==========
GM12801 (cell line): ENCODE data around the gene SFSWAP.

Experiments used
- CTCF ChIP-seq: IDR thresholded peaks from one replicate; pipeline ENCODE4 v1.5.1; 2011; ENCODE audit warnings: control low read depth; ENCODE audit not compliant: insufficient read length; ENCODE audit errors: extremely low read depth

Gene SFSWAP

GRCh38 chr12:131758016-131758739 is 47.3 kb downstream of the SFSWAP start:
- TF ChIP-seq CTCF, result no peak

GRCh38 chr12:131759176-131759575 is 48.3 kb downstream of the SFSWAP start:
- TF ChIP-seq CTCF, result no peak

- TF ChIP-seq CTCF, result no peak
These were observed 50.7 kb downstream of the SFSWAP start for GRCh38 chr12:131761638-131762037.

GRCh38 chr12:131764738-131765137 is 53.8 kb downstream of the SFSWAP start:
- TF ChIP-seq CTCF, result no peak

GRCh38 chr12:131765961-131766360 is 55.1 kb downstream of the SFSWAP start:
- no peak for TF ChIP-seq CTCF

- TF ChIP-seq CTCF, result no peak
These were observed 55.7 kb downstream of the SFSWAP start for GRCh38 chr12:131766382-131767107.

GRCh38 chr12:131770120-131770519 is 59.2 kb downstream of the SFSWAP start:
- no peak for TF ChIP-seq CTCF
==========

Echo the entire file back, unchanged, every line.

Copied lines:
GM12801 (cell line): ENCODE data around the gene SFSWAP.

Experiments used
- CTCF ChIP-seq: IDR thresholded peaks from one replicate; pipeline ENCODE4 v1.5.1; 2011; ENCODE audit warnings: control low read depth; ENCODE audit not compliant: insufficient read length; ENCODE audit errors: extremely low read depth

Gene SFSWAP

GRCh38 chr12:131758016-131758739 is 47.3 kb downstream of the SFSWAP start:
- TF ChIP-seq CTCF, result no peak

GRCh38 chr12:131759176-131759575 is 48.3 kb downstream of the SFSWAP start:
- TF ChIP-seq CTCF, result no peak

- TF ChIP-seq CTCF, result no peak
These were observed 50.7 kb downstream of the SFSWAP start for GRCh38 chr12:131761638-131762037.

GRCh38 chr12:131764738-131765137 is 53.8 kb downstream of the SFSWAP start:
- TF ChIP-seq CTCF, result no peak

GRCh38 chr12:131765961-131766360 is 55.1 kb downstream of the SFSWAP start:
- no peak for TF ChIP-seq CTCF

- TF ChIP-seq CTCF, result no peak
These were observed 55.7 kb downstream of the SFSWAP start for GRCh38 chr12:131766382-131767107.

GRCh38 chr12:131770120-131770519 is 59.2 kb downstream of the SFSWAP start:
- no peak for TF ChIP-seq CTCF